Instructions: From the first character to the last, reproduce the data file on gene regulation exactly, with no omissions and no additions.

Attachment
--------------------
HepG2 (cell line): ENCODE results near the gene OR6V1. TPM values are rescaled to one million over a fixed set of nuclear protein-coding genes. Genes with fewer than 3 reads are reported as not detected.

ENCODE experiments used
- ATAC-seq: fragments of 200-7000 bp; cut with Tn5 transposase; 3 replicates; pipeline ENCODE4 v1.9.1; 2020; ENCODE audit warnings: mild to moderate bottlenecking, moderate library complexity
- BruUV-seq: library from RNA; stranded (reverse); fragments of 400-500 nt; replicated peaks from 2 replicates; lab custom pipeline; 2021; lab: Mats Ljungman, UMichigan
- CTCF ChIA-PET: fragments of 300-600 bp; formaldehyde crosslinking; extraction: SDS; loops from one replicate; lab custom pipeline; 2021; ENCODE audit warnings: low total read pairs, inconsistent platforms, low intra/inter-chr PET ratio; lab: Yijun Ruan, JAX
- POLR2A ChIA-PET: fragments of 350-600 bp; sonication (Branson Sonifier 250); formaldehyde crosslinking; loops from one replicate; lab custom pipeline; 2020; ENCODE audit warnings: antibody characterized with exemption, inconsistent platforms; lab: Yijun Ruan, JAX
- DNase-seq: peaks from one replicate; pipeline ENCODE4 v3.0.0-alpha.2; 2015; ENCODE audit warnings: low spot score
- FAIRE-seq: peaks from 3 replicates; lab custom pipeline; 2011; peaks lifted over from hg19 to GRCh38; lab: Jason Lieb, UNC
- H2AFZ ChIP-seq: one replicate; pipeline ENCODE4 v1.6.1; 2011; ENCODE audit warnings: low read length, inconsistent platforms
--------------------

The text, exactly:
HepG2 (cell line): ENCODE results near the gene OR6V1. TPM values are rescaled to one million over a fixed set of nuclear protein-coding genes. Genes with fewer than 3 reads are reported as not detected.

ENCODE experiments used
- ATAC-seq: fragments of 200-7000 bp; cut with Tn5 transposase; 3 replicates; pipeline ENCODE4 v1.9.1; 2020; ENCODE audit warnings: mild to moderate bottlenecking, moderate library complexity
- BruUV-seq: library from RNA; stranded (reverse); fragments of 400-500 nt; replicated peaks from 2 replicates; lab custom pipeline; 2021; lab: Mats Ljungman, UMichigan
- CTCF ChIA-PET: fragments of 300-600 bp; formaldehyde crosslinking; extraction: SDS; loops from one replicate; lab custom pipeline; 2021; ENCODE audit warnings: low total read pairs, inconsistent platforms, low intra/inter-chr PET ratio; lab: Yijun Ruan, JAX
- POLR2A ChIA-PET: fragments of 350-600 bp; sonication (Branson Sonifier 250); formaldehyde crosslinking; loops from one replicate; lab custom pipeline; 2020; ENCODE audit warnings: antibody characterized with exemption, inconsistent platforms; lab: Yijun Ruan, JAX
- DNase-seq: peaks from one replicate; pipeline ENCODE4 v3.0.0-alpha.2; 2015; ENCODE audit warnings: low spot score
- FAIRE-seq: peaks from 3 replicates; lab custom pipeline; 2011; peaks lifted over from hg19 to GRCh38; lab: Jason Lieb, UNC
- H2AFZ ChIP-seq: one replicate; pipeline ENCODE4 v1.6.1; 2011; ENCODE audit warnings: low read length, inconsistent platforms